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Friday, March 12, 2004 - Page updated at 04:05 P.M.
Former NW journalist charged with being Iraqi spy
By Larry Neumeister
Susan Lindauer, 41, was taken into custody in her hometown of Takoma Park, Md., and made a brief court appearance in Baltimore, where lawyers argued over whether she should be granted bail.
"I'm an anti-war activist and I'm innocent," Lindauer told WBAL-TV outside the Baltimore FBI office. "I did more to stop terrorism in this country than anybody else. I have done good things for this country. I worked to get weapons inspectors back to Iraq when everyone else said it was impossible."
Lindauer was a temporary, full-time reporter on the business desk of the Seattle Post-Intelligencer for a few months, from April 27, 1987 to July 17, 1987, said John Joly, a spokesman for the newspaper.
She then worked as an editorial writer for The Herald in Everett from Aug. 3, 1987, to July 25, 1989, according to that newspaper's records.
Lou Wein, former editorial page editor for The Herald of Everett, who hired Lindauer as an editorial writer, called her brilliant but "erratic."
"I can believe it," he said, when he heard about the allegations. Lindauer was charged with conspiring to act as an unregistered agent of the Iraqi Intelligence Service and with engaging in prohibited financial transactions with the Iraqi government. The indictment makes no mention of her congressional staff work. She was not directly charged with espionage.
She could get up to 10 years in prison on the most serious charge.
The indictment said she accepted $10,000 for working for the intelligence service from 1999 to 2002, including payments for lodging at the Al-Rashid Hotel in Baghdad and expenses during meetings in New York City with Iraqi agents.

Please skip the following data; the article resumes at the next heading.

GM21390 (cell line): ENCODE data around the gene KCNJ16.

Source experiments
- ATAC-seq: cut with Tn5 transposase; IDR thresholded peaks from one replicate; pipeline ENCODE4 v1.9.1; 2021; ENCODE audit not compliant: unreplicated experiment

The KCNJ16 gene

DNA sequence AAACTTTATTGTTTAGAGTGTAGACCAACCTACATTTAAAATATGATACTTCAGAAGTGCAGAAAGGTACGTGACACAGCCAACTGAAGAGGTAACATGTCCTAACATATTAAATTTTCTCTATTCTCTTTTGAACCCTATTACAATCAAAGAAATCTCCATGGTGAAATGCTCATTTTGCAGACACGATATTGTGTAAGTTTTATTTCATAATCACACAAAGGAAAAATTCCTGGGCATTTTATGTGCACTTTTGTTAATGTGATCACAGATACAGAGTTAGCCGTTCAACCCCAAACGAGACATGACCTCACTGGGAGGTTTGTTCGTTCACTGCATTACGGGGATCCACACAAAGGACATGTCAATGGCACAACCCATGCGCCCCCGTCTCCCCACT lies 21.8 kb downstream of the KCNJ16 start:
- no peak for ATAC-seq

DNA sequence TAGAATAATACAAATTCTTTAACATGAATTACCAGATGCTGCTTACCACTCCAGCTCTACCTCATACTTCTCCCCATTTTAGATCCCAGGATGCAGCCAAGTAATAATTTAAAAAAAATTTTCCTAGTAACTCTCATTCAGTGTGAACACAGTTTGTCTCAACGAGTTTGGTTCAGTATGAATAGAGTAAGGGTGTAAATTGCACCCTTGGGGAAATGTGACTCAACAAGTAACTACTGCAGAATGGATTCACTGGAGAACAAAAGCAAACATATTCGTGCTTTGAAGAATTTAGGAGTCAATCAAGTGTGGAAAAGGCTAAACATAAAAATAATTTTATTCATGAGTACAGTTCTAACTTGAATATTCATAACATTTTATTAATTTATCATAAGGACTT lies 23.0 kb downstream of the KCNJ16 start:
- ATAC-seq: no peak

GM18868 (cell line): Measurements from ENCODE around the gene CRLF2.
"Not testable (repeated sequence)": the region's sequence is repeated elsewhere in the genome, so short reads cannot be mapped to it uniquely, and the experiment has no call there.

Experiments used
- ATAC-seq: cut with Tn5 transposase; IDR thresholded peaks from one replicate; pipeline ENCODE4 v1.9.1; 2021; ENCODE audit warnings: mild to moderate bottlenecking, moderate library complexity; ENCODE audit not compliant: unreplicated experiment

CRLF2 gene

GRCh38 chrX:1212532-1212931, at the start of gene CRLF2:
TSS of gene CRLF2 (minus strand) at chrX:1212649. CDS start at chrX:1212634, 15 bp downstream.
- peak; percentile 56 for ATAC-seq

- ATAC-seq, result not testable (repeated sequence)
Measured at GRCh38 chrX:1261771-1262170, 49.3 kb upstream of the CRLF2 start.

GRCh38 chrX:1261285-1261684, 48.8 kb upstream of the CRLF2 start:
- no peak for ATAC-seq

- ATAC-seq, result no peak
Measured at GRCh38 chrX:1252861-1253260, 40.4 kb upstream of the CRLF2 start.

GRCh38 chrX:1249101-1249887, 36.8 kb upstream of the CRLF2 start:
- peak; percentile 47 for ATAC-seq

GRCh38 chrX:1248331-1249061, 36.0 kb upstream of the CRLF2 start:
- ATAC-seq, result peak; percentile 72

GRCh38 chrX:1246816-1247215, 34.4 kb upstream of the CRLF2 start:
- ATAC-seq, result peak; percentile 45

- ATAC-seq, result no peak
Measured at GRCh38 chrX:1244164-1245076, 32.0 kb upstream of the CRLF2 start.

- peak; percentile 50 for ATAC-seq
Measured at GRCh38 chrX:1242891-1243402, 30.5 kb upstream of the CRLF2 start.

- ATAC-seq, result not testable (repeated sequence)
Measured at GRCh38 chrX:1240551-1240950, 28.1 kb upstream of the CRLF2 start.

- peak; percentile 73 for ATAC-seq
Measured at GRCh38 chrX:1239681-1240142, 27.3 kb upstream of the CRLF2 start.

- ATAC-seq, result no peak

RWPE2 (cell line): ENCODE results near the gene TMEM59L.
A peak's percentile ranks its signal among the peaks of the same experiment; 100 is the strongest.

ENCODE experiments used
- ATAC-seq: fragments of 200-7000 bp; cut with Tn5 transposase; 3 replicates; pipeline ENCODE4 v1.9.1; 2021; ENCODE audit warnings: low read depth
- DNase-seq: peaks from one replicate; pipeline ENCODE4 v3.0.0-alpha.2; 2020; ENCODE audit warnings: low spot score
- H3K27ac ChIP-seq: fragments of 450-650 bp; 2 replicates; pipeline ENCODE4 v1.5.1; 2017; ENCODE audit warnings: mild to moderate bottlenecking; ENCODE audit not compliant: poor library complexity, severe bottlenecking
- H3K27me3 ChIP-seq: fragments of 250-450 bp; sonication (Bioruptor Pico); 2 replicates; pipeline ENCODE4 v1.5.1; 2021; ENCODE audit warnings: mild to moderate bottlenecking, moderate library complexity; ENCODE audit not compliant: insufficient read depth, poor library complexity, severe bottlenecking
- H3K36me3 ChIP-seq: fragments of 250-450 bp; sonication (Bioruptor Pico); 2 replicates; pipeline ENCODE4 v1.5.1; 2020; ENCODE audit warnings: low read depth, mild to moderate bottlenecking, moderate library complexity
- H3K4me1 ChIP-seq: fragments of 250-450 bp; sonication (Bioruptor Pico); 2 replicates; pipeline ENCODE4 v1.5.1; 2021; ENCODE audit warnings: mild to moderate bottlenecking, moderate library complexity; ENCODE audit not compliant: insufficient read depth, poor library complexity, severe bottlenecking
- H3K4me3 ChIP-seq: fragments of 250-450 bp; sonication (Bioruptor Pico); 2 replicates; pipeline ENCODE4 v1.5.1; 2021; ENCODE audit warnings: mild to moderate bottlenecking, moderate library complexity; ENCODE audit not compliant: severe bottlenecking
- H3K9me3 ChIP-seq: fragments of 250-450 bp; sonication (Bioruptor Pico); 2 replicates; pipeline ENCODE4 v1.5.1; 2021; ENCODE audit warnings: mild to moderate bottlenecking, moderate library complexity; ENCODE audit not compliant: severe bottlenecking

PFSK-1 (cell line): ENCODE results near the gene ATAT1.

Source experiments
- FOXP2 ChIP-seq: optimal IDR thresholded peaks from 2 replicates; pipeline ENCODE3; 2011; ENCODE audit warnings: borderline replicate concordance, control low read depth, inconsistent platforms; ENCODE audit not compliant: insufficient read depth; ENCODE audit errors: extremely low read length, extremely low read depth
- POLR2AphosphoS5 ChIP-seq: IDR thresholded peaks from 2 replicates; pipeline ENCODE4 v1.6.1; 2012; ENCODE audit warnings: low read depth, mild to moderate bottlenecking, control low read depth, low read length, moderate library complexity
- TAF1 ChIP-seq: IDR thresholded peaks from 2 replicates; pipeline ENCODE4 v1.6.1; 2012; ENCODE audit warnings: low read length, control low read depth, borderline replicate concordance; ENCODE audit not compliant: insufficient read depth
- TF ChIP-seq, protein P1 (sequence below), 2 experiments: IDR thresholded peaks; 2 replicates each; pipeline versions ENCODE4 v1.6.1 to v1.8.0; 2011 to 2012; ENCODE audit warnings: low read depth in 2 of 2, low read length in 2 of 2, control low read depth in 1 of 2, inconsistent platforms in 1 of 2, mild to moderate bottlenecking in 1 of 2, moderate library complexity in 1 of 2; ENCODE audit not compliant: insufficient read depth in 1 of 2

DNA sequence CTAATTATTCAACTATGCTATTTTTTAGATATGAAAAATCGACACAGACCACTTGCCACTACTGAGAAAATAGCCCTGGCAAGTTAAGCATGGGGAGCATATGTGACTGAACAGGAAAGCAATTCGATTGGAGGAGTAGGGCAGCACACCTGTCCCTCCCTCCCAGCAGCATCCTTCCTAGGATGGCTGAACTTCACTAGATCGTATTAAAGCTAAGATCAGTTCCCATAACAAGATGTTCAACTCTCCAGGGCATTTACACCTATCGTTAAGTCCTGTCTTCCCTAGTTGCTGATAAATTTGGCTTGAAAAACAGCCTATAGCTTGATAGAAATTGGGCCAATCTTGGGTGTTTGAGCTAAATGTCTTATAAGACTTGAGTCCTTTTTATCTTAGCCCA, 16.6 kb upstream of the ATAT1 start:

According to the indictment, Lindauer delivered a letter "to the home of a United States government official" on Jan. 8, 2003, in which she described her access to members of dictator Saddam Hussein's regime "in an unsuccessful attempt to influence United States policy."
White House spokesman Scott McClellan said that the last time Card recalls seeing or talking to Lindauer was during January 2001 inaugural events. McClellan said the FBI interviewed Card about his contact with Lindauer and that Card cooperated fully.
Card told the FBI that Lindauer had tried to contact him on behalf of the former regime several times.
The indictment did not specify a motive.
The Iraqi Intelligence Service is the foreign intelligence arm of the government of Iraq that has allegedly played a role in terrorist operations, including an assassination attempt against former President Bush.
The U.S. government said that the agency also was involved in bombings during the first Gulf War and has intimidated and killed Iraqi defectors and dissidents living abroad.
The arrest came as a surprise in Washington, where Lindauer had a long history as a journalist and a political aide.
She worked at Fortune, U.S. News & World Report and the Seattle Post-Intelligencer before going into politics. Her father, John, was the Republican nominee for governor of Alaska in 1998.
She worked for Rep. Peter DeFazio, D-Ore., in 1993 and Rep. Ron Wyden, D-Ore., in 1994. She joined the office of Sen. Carol Moseley Braun, D-Ill., as press secretary in 1996. In 2002, she worked for Rep. Zoe Lofgren, D-Calif.
The indictment stems from a series of encounters and exchanges in recent years.
The government said Lindauer returned in March 2002 from a trip to Iraq with $5,000 in cash received from Iraqis agents, breaking a law prohibiting transactions with a government that sponsors terrorism.
Lindauer's work allegedly continued through last month, when she maintained contact with an FBI agent posing as a Libyan intelligence service operative who wanted to support resistance groups in postwar Iraq.
The indictment said she met the agent last July in Baltimore, "and discussed the need for plans and foreign resources to support resistance groups operating within Iraq." Acting on the agent's orders, Lindauer left documents at a spot in Takoma Park last August, the indictment said.
Lindauer's father owned newspapers in Alaska. After his defeat in the governor's race, he pleaded no contest to two charges related to his campaign finances. He received probation and a fine.
Associated Press Writers Derrill Holly in Takoma Park, Md.; Wiley Hall in Baltimore; and Scott Lindlaw in Washington, D.C., contributed to this story.
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